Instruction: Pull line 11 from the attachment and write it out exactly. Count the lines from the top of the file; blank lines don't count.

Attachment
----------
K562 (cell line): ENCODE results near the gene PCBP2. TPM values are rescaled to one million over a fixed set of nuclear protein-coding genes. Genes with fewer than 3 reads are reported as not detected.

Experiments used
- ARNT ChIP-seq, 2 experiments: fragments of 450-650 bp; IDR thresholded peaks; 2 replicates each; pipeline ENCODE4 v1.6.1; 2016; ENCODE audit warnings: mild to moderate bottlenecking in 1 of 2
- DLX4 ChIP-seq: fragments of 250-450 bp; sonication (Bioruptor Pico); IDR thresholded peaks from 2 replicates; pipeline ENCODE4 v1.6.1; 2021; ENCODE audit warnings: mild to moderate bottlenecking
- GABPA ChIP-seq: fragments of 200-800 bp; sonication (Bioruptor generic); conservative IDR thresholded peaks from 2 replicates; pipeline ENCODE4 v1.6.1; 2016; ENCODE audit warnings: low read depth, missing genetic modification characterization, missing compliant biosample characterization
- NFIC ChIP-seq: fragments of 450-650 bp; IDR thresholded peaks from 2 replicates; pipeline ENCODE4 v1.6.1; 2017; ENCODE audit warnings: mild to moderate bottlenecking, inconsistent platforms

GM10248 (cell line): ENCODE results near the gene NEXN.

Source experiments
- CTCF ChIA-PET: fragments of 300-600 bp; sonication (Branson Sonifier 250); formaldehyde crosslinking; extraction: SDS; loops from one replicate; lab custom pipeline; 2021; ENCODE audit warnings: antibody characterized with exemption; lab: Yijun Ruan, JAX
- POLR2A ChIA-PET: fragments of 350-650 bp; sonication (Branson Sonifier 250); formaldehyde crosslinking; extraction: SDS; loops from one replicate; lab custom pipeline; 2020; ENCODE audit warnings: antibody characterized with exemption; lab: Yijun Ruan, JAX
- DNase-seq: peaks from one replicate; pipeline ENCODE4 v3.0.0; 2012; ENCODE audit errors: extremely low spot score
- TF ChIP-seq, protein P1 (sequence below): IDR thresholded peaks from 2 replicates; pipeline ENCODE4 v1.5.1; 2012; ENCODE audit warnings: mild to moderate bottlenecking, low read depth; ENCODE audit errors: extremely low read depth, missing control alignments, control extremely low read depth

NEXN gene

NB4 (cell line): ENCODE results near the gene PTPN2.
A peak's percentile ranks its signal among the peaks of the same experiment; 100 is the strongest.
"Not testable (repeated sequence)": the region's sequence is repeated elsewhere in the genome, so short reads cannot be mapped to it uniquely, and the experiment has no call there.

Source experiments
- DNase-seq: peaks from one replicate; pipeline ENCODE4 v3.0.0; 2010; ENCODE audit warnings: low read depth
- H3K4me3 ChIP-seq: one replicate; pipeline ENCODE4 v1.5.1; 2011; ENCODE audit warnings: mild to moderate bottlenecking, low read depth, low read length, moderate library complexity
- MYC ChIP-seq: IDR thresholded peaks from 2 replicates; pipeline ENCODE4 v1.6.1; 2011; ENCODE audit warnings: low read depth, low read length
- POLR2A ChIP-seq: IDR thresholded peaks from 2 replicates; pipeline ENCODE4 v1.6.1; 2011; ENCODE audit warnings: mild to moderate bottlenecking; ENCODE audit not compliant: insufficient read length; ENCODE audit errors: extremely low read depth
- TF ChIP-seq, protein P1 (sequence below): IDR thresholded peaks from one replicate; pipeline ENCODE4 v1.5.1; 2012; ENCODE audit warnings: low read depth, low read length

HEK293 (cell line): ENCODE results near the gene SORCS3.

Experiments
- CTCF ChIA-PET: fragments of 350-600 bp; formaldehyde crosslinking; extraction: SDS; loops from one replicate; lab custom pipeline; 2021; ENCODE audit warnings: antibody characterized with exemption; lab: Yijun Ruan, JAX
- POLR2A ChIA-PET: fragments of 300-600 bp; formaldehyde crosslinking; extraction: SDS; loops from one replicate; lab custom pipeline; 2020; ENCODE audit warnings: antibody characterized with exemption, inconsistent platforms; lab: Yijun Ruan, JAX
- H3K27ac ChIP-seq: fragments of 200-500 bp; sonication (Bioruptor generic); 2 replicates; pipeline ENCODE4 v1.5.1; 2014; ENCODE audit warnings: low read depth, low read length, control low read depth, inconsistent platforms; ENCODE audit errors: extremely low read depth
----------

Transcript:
- DNase-seq: peaks from one replicate; pipeline ENCODE4 v3.0.0; 2012; ENCODE audit errors: extremely low spot score